Macron warns Johnson to keep his word on Northern Ireland


Emmanuel Macron, French President, has warned Boris Johnson that efforts to restore relations between Paris and London will fail unless the British Prime Minister keeps his word on the Brexit deal in Northern Ireland.

During a breakfast on the sidelines of the G7 summit in Cornwall, Macron made it clear that he expected Johnson to honor the Brexit deal reached with the EU last December.

The EU has threatened to punish Britain – including by imposing trade sanctions – if Johnson unilaterally breaks commitments on border controls made in the Northern Ireland Protocol, as part of his Brexit deal .

Macron is seen by Downing Street as the EU’s most uncompromising national leader on the issue. Arguments between French presidents and British prime ministers at world summits are common – and often play out well at the national level.

But Macron’s warning underscored the seriousness with which the EU views the growing crisis in Northern Ireland.

Joe Biden, President of the United States, expressed deep concern about the future of the peace process.

During an English breakfast, an Elysee source said Macron told Johnson he was ready to restore relations with London and that Britain and France have many common interests.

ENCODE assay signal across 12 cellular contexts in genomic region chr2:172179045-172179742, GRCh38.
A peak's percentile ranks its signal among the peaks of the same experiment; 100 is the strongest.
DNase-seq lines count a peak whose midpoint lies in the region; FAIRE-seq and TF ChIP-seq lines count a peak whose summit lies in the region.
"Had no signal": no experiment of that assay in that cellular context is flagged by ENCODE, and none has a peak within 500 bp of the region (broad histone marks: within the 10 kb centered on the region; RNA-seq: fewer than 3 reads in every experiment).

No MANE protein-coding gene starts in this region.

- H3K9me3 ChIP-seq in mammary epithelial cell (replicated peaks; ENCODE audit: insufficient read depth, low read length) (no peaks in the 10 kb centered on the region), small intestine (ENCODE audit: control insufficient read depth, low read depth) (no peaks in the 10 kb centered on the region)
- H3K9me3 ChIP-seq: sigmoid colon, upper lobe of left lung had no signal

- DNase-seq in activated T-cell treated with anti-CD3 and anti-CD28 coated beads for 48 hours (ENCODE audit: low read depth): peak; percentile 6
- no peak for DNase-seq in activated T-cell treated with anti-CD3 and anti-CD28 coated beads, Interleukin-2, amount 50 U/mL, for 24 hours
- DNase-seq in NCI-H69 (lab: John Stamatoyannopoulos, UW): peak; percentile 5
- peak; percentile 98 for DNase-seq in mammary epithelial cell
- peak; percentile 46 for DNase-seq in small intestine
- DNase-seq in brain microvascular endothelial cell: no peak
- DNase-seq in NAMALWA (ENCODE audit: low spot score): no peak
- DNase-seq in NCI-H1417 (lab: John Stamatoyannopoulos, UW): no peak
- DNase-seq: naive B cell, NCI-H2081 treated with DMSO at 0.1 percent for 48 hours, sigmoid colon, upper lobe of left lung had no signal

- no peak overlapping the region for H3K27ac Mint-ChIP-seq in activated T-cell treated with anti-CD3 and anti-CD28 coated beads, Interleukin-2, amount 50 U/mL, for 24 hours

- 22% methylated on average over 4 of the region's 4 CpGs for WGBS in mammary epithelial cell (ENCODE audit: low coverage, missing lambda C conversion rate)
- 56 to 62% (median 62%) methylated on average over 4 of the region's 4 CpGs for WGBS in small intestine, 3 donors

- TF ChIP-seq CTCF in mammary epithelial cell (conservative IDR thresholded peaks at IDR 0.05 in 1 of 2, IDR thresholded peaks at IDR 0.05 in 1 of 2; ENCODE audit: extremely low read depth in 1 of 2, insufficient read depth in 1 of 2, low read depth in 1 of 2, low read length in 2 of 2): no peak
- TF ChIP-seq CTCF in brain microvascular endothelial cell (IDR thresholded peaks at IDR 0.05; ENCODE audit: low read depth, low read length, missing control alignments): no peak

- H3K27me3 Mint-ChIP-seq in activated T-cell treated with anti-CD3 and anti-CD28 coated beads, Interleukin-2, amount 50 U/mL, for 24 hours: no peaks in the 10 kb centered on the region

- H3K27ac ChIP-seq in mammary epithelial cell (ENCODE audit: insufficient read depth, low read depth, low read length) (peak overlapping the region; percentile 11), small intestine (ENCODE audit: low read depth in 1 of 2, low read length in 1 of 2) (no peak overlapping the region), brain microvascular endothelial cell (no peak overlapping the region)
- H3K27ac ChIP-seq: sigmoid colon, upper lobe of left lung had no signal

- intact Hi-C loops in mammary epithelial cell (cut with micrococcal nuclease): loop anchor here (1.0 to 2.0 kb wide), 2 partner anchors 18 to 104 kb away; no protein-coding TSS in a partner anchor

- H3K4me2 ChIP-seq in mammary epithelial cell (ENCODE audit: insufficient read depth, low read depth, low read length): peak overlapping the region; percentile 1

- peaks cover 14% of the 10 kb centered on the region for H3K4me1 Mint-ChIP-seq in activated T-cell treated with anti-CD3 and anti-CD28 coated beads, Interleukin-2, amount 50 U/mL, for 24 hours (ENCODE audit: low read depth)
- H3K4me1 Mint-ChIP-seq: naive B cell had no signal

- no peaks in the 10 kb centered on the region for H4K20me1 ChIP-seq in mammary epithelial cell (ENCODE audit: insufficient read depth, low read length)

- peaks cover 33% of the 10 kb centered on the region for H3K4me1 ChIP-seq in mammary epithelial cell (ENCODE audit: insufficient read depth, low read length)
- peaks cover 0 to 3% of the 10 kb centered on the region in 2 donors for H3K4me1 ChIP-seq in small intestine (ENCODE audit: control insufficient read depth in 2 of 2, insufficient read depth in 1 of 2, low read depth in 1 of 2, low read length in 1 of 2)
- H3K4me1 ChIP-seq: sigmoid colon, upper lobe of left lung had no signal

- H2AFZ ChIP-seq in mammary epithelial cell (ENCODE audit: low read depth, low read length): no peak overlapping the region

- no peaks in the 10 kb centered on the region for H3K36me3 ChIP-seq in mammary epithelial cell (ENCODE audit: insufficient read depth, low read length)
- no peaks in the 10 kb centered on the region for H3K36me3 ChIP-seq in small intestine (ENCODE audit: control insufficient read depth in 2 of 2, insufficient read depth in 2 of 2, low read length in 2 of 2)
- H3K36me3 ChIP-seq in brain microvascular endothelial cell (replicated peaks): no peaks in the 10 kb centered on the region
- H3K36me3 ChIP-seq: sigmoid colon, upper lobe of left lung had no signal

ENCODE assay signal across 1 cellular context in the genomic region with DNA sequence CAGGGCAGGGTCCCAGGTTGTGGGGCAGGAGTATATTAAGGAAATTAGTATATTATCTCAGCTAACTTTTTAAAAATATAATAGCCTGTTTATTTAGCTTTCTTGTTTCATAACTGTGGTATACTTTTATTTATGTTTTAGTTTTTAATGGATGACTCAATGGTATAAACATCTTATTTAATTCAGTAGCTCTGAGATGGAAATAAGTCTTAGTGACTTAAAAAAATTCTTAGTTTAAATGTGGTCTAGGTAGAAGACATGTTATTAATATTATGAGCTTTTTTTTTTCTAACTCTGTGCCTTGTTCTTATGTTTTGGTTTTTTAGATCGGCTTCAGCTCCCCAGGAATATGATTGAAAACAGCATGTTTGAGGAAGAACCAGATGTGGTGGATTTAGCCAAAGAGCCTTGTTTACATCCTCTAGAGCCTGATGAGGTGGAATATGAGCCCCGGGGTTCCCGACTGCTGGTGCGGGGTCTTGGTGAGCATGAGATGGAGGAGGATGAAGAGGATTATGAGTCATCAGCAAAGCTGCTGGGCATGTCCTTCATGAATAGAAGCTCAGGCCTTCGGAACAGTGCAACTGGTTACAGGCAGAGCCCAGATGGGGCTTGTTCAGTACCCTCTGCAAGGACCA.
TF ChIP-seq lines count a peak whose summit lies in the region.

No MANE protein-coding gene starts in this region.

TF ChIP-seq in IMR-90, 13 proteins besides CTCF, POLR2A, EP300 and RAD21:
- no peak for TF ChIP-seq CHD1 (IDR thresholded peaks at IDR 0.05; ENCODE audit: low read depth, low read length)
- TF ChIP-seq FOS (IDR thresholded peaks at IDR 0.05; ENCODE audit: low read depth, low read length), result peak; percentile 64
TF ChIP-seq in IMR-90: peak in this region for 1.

“The president however strongly underlined that this re-engagement obliges the British to honor the promises made to the Europeans and to respect the agreement on the Brexit”, declared the source of the Elysee.

The protocol obliges Britain to control certain goods moving between Great Britain and Northern Ireland to prevent them from passing unchecked across the open border to Ireland, an EU member, and in the single market.

The introduction of an effective trade border on British territory infuriated pro-British trade unionists in Northern Ireland and heightened tensions in the region.

Ursula von der Leyen said in a tweet that the Good Friday deal and peace on the island of Ireland are paramount.

“We negotiated a protocol that preserves this, signed and ratified by the UK and the EU,” she said. “We want the best possible relationship with the UK. Both parties must implement what we have agreed upon. There is complete European unity on this. “

Johnson argues that the EU is uncompromising in the way it applies the protocol and that a clash is approaching later this month over the issue of checks on chilled meat products across the Irish Sea.

The EU bans imports of chilled meat, including sausages and ground beef. A “grace period” to allow the continued sale of UK chilled meat products in NI expires at the end of June.

Johnson reserved the right to unilaterally ignore the ban, which the EU believes could trigger retaliation under the terms of the EU / UK Brexit Trade and Cooperation Agreement.

European Commission vice-president Maros Sefcovic confirmed last week that this could include trade sanctions, raising fears of a trade war or – in tabloid headlines – a “sausage war”.

Johnson also met on Saturday morning with Angela Merkel, German Chancellor, and European Council President Charles Michel and European Commission President Ursula von der Leyen.



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